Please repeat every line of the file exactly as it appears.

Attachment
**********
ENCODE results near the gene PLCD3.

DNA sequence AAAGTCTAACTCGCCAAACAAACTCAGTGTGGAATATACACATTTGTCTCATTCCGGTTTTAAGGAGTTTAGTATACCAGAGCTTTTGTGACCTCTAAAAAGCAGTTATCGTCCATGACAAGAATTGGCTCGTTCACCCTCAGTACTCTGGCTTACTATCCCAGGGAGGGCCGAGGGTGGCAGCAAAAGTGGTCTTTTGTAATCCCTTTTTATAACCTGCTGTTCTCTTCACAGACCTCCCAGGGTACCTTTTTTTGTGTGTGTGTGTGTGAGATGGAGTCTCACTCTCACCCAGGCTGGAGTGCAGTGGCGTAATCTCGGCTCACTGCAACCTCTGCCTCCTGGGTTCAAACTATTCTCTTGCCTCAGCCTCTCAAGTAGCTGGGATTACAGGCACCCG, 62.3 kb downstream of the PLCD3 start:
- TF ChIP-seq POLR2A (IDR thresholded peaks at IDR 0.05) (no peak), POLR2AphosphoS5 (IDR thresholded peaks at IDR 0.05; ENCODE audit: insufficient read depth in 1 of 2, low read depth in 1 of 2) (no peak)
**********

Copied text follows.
ENCODE results near the gene PLCD3.

DNA sequence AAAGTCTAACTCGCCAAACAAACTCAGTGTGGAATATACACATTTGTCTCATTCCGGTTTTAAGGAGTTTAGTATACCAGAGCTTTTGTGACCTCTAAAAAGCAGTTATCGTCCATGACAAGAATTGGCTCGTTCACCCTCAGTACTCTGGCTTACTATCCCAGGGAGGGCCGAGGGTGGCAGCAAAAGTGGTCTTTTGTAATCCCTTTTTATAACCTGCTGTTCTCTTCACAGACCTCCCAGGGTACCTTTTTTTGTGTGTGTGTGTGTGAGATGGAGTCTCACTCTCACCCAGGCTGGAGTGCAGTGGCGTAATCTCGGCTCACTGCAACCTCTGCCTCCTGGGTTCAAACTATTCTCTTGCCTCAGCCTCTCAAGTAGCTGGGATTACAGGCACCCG, 62.3 kb downstream of the PLCD3 start:
- TF ChIP-seq POLR2A (IDR thresholded peaks at IDR 0.05) (no peak), POLR2AphosphoS5 (IDR thresholded peaks at IDR 0.05; ENCODE audit: insufficient read depth in 1 of 2, low read depth in 1 of 2) (no peak)